Last Saturday, the Jumbos travelled to Williamstown, Mass. as the underdogs against the No. 4 Ephs, who, coming into the game, were a perfect 8-0 in the NESCAC, and 12-0-1 on the season. The Jumbos started the game shakily, and the Ephs pressed mercilessly until just under five minutes in, when first-year striker Kristina Alvarado danced down the right side and played a ball into junior forward Kristi Kirshe. Her first shot was saved well by Bowers, but was unable to corral the rebound, which Alvarado slotted in with ease, making Williams’ early dominance evident on the scoreboard as the hosts pulled ahead 1-0.
The goal made the Jumbos’ defense find their rhythm. Tufts’ back line, anchored by Campellone and junior back Alexa Pius, repeatedly broke up dangerous attacks headed by Williams senior midfielder Mai Mitsuyama and Alvarado. The defense was aided by several excellent saves from Bowers, who ended the game with six.
The Jumbos started to pressure Williams’ goal late in the half, with sophomore forward Alex Scheman’s fierce shot forcing the keeper to palm the ball over the bar for a corner kick. A few minutes later, Grubman put another shot on target, only to have it saved by the keeper.
The tone of the game changed in the second half. After initial scoring pressure, again, from Alvarado and Mitsuyama, Tufts came out and pressured the ball hard, not giving much time on possession, which led to sloppy turnovers that created chances for the visitors. Ranalli unleashed a booming shot from distance, only to see it barely deflected onto the crossbar by the Williams keeper. Just a few minutes later, sophomore midfielder Chandler Quintin hit a shot almost identical to Ranelli’s, which hit the inside lip of the crossbar and bounced down for junior striker and leading scorer Capone, who struck the rebound over the top of the net.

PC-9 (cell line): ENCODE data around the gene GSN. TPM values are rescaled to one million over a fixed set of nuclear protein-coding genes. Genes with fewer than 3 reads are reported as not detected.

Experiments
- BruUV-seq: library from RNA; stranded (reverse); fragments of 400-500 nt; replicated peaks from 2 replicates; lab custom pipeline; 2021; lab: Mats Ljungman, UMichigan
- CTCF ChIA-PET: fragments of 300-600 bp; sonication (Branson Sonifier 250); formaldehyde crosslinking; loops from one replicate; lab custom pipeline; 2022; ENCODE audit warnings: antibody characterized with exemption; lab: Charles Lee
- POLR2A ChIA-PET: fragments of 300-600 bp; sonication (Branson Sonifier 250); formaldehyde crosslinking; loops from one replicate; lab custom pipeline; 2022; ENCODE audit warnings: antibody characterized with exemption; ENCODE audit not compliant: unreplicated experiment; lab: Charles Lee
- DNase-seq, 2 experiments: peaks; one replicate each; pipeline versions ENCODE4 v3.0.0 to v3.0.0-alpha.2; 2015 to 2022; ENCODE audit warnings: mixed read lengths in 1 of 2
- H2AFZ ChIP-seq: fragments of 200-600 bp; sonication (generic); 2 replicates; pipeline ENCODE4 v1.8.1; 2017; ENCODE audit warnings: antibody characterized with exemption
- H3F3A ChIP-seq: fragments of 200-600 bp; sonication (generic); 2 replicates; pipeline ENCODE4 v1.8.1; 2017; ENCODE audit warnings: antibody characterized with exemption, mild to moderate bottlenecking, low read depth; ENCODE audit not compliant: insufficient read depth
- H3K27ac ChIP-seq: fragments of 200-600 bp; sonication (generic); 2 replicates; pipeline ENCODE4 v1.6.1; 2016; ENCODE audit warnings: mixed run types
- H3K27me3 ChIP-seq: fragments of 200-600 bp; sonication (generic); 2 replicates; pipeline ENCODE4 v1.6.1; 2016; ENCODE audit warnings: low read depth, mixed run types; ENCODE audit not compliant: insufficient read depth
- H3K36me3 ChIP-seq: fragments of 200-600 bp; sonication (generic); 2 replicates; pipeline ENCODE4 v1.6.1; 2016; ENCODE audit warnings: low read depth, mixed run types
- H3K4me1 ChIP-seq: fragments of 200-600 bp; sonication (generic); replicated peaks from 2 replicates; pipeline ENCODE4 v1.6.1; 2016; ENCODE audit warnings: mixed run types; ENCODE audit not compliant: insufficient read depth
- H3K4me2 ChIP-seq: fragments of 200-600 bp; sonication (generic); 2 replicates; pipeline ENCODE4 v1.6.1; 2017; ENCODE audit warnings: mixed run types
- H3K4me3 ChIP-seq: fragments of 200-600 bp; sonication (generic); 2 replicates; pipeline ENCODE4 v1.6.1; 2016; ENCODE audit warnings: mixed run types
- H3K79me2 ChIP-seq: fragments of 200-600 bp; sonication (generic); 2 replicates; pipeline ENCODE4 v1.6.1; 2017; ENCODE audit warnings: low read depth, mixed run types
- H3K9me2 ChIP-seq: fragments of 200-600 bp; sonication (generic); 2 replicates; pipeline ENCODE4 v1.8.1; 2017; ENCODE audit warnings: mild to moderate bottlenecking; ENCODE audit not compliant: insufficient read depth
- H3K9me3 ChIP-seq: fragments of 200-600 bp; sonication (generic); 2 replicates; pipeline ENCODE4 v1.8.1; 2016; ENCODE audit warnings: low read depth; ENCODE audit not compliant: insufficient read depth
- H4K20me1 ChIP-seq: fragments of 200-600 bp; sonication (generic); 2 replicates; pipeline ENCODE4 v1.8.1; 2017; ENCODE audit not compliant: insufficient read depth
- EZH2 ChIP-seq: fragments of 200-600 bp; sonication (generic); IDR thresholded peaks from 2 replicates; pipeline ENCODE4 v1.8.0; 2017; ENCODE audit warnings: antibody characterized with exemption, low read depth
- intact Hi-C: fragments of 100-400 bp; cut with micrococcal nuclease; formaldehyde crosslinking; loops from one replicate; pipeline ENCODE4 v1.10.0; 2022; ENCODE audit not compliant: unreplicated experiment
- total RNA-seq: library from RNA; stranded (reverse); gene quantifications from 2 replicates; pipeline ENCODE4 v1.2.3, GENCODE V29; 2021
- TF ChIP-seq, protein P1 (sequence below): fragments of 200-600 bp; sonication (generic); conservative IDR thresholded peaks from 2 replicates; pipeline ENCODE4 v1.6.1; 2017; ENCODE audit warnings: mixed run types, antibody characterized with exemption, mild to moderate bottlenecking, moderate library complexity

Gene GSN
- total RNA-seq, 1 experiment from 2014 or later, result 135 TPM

“Especially early in the second half, it felt like we were going to score,” Ranalli said. “You could tell they were taken aback and you could tell they were nervous. It was exciting to be competing with a team that we knew was as good as Williams is. Of course, it’s frustrating for shots not to go in, but we just have to keep shooting.”
Williams pulled further ahead when Alvarado powered a rolled cross into the roof of the net. Tufts ended the game with six shots on target compared to Williams eight. The Jumbos have struggled to score all season, with many games ending 1-0, 0-0 or 1-1.
“It’s strange to say, but we played well against Williams,” Tufts coach Martha Whiting said. “Our back line was strong, we defended aggressively. As a coach, you worry if the [scoring] opportunities stop coming. We’re getting them, they’ll end up in the back of the net eventually. We haven’t played our best recently, and it’s frustrating, but we have to move forward.”
The Jumbos will have a rematch with the Polar Bears on Saturday at the NESCAC tournament. This time, Tufts will travel to Maine to face Bowdoin, who will enter the tournament as the No. 2 seed. Williams lost to Middlebury, ending their undefeated season, but they will still go into the tournament as the No. 1 seed.
“Everybody is 0-0-0 in the tournament, and we know we have to play our best soccer yet,” Whiting said. “We’re getting better, coming together more as a team, and I anticipate us making a good run.”